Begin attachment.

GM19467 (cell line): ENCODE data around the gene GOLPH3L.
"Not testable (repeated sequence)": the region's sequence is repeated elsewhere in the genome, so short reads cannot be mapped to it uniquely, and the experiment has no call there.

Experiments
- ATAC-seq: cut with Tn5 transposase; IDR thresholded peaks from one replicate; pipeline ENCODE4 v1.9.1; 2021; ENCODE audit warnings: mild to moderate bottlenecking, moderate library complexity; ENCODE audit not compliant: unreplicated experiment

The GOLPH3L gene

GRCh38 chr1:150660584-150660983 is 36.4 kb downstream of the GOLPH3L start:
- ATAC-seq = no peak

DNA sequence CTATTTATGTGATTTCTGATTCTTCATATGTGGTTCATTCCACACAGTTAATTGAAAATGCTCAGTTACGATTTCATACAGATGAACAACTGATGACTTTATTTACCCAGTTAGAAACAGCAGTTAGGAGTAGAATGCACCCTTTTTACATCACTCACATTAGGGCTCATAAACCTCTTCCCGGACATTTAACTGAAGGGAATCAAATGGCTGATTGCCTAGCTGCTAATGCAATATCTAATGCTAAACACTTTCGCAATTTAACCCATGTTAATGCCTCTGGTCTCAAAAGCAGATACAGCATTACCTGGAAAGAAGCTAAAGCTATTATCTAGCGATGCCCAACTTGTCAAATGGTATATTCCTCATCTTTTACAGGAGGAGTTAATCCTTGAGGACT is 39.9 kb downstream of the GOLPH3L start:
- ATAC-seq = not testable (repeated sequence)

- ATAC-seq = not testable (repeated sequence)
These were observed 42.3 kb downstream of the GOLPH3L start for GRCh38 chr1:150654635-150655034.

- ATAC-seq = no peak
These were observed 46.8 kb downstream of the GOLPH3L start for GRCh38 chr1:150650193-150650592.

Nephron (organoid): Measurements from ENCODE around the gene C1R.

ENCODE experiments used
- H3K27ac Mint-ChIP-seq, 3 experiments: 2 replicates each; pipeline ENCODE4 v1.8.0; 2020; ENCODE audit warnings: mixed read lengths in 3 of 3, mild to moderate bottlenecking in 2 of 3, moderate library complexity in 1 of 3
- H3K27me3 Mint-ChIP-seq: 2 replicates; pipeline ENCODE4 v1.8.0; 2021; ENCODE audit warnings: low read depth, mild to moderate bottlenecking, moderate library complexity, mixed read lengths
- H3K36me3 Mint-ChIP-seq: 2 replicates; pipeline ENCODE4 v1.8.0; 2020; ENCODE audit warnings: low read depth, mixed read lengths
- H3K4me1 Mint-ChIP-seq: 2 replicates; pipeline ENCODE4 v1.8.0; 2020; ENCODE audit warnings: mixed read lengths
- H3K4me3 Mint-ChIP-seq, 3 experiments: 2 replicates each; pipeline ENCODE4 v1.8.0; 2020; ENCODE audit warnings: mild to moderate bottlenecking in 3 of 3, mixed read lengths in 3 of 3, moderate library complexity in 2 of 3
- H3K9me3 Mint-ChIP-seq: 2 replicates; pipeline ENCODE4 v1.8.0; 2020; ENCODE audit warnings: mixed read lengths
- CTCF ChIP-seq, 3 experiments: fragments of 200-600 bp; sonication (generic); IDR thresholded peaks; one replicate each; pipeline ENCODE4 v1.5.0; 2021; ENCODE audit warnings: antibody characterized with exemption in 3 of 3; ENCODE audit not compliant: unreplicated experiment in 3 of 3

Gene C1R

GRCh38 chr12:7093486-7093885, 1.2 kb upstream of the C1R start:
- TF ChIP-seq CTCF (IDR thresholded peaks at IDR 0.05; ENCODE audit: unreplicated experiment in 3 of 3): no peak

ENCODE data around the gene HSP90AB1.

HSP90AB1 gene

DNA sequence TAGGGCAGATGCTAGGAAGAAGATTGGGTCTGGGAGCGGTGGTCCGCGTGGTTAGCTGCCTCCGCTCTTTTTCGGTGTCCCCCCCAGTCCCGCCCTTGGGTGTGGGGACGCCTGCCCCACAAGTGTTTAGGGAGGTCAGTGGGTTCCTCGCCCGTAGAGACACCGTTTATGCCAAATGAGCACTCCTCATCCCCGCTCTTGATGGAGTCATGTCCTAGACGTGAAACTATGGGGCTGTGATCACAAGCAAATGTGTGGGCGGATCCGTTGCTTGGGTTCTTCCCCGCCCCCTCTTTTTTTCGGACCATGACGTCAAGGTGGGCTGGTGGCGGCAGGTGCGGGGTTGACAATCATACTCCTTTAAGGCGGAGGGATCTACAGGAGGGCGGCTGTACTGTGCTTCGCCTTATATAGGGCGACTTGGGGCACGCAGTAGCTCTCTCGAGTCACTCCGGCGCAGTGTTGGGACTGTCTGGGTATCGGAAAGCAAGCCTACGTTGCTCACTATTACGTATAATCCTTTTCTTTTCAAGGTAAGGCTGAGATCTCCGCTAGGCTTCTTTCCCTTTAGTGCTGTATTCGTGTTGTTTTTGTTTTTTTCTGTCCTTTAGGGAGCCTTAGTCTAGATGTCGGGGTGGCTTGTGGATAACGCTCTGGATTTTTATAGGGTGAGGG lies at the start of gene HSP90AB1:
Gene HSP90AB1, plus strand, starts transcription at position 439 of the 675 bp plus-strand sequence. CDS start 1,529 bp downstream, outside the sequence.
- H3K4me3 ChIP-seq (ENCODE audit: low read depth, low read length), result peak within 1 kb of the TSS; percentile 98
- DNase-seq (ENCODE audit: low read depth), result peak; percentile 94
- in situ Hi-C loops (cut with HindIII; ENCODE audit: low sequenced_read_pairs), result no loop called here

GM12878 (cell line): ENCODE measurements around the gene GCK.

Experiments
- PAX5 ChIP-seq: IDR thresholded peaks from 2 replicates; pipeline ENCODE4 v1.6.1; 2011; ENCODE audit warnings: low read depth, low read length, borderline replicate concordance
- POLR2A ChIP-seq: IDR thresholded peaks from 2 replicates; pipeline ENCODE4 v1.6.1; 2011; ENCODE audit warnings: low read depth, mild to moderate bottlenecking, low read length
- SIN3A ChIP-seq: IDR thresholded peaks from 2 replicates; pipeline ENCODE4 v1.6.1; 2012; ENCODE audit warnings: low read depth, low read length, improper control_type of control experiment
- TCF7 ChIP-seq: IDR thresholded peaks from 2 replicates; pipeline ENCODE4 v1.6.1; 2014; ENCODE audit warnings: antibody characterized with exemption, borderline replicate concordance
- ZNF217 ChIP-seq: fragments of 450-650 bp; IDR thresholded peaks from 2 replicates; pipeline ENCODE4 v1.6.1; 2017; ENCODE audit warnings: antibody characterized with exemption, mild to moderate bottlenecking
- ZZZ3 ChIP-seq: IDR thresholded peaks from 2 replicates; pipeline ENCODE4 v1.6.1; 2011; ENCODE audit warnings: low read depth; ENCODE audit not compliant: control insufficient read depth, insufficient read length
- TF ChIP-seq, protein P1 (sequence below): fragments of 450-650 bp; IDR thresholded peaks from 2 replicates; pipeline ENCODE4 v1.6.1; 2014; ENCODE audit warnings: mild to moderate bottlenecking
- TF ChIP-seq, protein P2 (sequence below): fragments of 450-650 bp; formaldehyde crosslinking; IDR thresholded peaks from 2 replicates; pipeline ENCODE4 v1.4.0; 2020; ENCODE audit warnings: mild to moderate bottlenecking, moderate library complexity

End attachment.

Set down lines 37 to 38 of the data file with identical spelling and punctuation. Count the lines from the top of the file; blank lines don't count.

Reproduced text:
- SIN3A ChIP-seq: IDR thresholded peaks from 2 replicates; pipeline ENCODE4 v1.6.1; 2012; ENCODE audit warnings: low read depth, low read length, improper control_type of control experiment
- TCF7 ChIP-seq: IDR thresholded peaks from 2 replicates; pipeline ENCODE4 v1.6.1; 2014; ENCODE audit warnings: antibody characterized with exemption, borderline replicate concordance